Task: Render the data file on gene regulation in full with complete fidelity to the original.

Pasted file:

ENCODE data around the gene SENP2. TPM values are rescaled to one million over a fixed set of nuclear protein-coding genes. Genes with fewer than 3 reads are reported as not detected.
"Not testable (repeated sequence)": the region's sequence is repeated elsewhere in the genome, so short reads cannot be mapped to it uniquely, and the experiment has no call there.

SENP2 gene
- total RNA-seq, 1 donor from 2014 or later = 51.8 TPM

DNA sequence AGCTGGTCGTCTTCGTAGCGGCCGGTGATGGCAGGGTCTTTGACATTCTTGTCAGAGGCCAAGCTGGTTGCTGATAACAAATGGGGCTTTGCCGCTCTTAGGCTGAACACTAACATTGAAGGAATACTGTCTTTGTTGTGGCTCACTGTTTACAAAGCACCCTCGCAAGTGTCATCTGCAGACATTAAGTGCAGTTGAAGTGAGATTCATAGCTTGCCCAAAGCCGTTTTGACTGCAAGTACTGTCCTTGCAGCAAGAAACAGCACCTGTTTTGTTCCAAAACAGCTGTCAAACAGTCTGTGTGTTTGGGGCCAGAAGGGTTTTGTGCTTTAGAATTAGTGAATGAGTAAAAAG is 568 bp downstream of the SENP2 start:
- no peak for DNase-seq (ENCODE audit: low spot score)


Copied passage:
ENCODE data around the gene SENP2. TPM values are rescaled to one million over a fixed set of nuclear protein-coding genes. Genes with fewer than 3 reads are reported as not detected.
"Not testable (repeated sequence)": the region's sequence is repeated elsewhere in the genome, so short reads cannot be mapped to it uniquely, and the experiment has no call there.

SENP2 gene
- total RNA-seq, 1 donor from 2014 or later = 51.8 TPM

DNA sequence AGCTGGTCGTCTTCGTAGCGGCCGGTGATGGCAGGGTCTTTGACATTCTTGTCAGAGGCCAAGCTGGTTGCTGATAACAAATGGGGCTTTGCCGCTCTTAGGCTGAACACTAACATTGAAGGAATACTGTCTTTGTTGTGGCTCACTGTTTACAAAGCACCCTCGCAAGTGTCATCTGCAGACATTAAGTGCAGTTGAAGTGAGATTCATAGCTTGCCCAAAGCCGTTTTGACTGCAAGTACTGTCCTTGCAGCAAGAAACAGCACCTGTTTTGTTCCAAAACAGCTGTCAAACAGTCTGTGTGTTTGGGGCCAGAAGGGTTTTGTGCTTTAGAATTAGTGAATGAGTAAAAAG is 568 bp downstream of the SENP2 start:
- no peak for DNase-seq (ENCODE audit: low spot score)